In Immunex Corp. v. Sandoz, Inc. No. 20-1037 (July 1, 2020), the Federal Circuit Court of Appeals addressed whether references to publicly available databases or deposits could provide adequate written description support for a claimed biological drug. The Federal Circuit held that the claimed fusion protein (a combination of portions of a human tumor necrosis factor protein and a portion of immunoglobulin G1) has adequate written description support where the specification referenced publicly available databases or deposits containing the full sequences, and the evidence demonstrated that the full sequences were known to a person of ordinary skill in the art at the time of the invention.
Background Regarding the Patents-in-Suit
Hoffmann-La Roche Inc., owner of the patents-in-suit, and its exclusive licensee Immunex Corp., and exclusive sublicensee Amgen Manufacturing, Ltd. (collectively “Immunex”) sued Sandoz, Inc., Sandoz International GmbH, and Sandoz GmbH (collectively, “Sandoz”) for patent infringement pursuant to the Biologics Price Competition and Innovation Act. The accused product was a biosimilar version of Immunex’s Enbrel®, a biologic drug for reducing the signs and symptoms of moderately to severely active rheumatoid arthritis.
The patents-in-suit, U.S. Patent Nos. 8,063,182 and 8,163,522, disclose the fusion protein etanercept, the active ingredient in Enbrel®, and methods of making etanercept. “Etanercept is made by combining a portion of a 75 kilodalton (“kDa”) human tumor necrosis factor receptor protein with a portion of immunoglobulin G1 (“IgG1”).” Both patents-in-suit claim priority to an earlier-filed European patent application and an earlier-filed U.S. patent application.
IgG1 is a type of antibody, which as with all antibodies, contains two different segments, a constant region and a variable region. The heavy chain constant region includes the CH1, the hinge, CH2 and CH3 domains. Tumor necrosis factor (“TNF”), one type of cytokine produced in the human body, is associated with autoimmune inflammatory diseases such as rheumatoid arthritis. TNF binds to TNF receptors (“TNFRs”), of which there are two types: p55 (a 55 kDa protein) and p75 (an approximately 75 or 80 kDa protein). The extracellular region of TNFRs, which bind to TNF, can be split off to make a soluble protein that binds to TNF, permitting removal or neutralization of excess TNF from the body.
The claimed biologic, entanercept, is a fusion of the extracellular region of p75 and the hinge-CH2-CH3 portion of the constant region of the IgG1 heavy chain. It binds to excess TNF and neutralizes it, reducing the autoimmune inflammatory response in patients with rheumatoid arthritis.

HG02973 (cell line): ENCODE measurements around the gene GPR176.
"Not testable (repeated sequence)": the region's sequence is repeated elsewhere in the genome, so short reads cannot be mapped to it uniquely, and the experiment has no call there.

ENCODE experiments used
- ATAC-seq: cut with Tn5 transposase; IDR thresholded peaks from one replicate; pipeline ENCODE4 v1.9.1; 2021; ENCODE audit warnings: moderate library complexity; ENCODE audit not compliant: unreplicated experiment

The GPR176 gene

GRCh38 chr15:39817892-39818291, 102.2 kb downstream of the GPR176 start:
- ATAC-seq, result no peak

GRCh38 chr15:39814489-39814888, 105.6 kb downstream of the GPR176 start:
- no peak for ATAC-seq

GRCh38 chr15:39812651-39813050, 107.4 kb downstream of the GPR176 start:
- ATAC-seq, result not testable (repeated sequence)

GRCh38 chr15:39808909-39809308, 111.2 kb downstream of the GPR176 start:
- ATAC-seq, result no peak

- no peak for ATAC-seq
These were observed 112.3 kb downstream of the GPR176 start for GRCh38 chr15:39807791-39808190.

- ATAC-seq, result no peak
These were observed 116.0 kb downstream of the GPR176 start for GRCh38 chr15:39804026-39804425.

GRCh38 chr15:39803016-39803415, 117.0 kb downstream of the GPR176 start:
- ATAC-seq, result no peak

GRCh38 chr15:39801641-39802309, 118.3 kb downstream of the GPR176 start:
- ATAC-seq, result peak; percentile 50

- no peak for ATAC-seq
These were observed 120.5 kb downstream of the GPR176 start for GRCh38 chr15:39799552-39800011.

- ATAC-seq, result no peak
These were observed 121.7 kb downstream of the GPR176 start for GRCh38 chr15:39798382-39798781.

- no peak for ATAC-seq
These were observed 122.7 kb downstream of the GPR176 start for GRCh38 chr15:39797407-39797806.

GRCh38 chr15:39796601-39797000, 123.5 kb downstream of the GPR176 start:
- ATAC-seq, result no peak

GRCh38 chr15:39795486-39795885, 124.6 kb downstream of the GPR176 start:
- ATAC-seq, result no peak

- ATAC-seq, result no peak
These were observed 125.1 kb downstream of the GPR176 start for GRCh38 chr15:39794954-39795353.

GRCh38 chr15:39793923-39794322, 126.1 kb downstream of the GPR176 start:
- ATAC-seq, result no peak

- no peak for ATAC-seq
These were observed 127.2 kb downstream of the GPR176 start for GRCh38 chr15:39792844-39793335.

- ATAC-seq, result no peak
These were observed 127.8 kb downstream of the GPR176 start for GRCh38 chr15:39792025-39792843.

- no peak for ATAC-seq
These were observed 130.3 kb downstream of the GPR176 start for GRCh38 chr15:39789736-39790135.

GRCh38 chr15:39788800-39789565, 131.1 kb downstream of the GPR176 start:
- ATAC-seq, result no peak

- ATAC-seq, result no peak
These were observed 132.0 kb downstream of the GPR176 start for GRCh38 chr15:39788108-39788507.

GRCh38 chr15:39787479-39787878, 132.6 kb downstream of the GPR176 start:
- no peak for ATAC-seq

Written Description Requirement Satisfied
The claims at issue covered a p75-IgG1 fusion protein. Sandoz claimed that the priority applications did not include written description support for (1) the full-length p75 DNA sequence; and (2) the claimed p75-IgG1 fusion protein.
The Federal Circuit found that the p75 protein sequence used in entanercept had adequate written description. Although the specification disclosed a truncated p75 DNA sequence, the sequence was known in the prior art. “It is well-established that a patent specification need not re-describe known prior art concepts.” The sequence identification numbers were set forth in the specification, and a person of ordinary skill in the art would know to find the complete sequence in Gen-Bank, a well-known genetic sequence database. The specification also disclosed a prior art publication that referenced the sequence’s availability in Gen-Bank, demonstrating that the p75 sequence was known to a person of ordinary skill in the art at the time of the invention. The specification also explained that the inventors had isolated the 75 kDa full-length p75 TNFR. Thus, the Federal Circuit found that district court’s conclusion that the disclosures in the specification would lead a person of ordinary skill in the art to the full p75 sequence was not erroneous.
With respect to the fusion-protein claim, Sandoz again argued that the p75 sequence was truncated and that, to arrive at the claimed invention, a person of ordinary skill in the art would have had to select the “never-referenced” full sequence identified in the prior art. The district court found that the specification identified four preferred fusion proteins, including the claimed p75-IgG1 fusion protein, and provided the steps required to make those proteins. The specification referenced deposited vectors, which provided adequate written description “of the precise IgG1 sequence to be used in the claimed fusion proteins.” The Federal Circuit affirmed the district court’s analysis, finding that “the specification refers to the use of deposited vectors that contain DNA sequences encoding the exon-defined hinge-CH2-CH3 region of the human IgG1 heavy chain” and that the specification “teaches how to fuse a soluble TNF-binding fragment directly to that hinge-CH2-CH3 region.” Further, as noted by the district court, “the IgG1 hinge-CH2-CH3 was also known in the prior art. . . .”
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